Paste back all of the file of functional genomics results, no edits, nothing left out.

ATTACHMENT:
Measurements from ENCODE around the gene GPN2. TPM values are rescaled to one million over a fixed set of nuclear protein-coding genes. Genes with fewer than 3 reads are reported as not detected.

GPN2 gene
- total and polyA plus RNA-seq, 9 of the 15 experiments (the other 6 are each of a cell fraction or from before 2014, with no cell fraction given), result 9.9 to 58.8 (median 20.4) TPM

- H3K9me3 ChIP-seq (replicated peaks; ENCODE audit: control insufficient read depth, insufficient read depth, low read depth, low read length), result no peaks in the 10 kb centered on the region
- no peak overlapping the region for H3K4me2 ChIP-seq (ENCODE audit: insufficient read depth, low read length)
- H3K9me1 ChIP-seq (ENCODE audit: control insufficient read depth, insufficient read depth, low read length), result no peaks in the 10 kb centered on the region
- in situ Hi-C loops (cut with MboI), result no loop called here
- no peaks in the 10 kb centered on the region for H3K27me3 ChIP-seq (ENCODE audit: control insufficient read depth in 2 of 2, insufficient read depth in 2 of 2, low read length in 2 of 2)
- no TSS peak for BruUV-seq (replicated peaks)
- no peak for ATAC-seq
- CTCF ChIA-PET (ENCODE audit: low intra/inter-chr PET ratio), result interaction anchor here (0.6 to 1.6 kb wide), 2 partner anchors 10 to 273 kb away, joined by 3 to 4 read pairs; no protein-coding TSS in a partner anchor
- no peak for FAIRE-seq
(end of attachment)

Measurements from ENCODE around the gene GPN2. TPM values are rescaled to one million over a fixed set of nuclear protein-coding genes. Genes with fewer than 3 reads are reported as not detected.

GPN2 gene
- total and polyA plus RNA-seq, 9 of the 15 experiments (the other 6 are each of a cell fraction or from before 2014, with no cell fraction given), result 9.9 to 58.8 (median 20.4) TPM

- H3K9me3 ChIP-seq (replicated peaks; ENCODE audit: control insufficient read depth, insufficient read depth, low read depth, low read length), result no peaks in the 10 kb centered on the region
- no peak overlapping the region for H3K4me2 ChIP-seq (ENCODE audit: insufficient read depth, low read length)
- H3K9me1 ChIP-seq (ENCODE audit: control insufficient read depth, insufficient read depth, low read length), result no peaks in the 10 kb centered on the region
- in situ Hi-C loops (cut with MboI), result no loop called here
- no peaks in the 10 kb centered on the region for H3K27me3 ChIP-seq (ENCODE audit: control insufficient read depth in 2 of 2, insufficient read depth in 2 of 2, low read length in 2 of 2)
- no TSS peak for BruUV-seq (replicated peaks)
- no peak for ATAC-seq
- CTCF ChIA-PET (ENCODE audit: low intra/inter-chr PET ratio), result interaction anchor here (0.6 to 1.6 kb wide), 2 partner anchors 10 to 273 kb away, joined by 3 to 4 read pairs; no protein-coding TSS in a partner anchor
- no peak for FAIRE-seq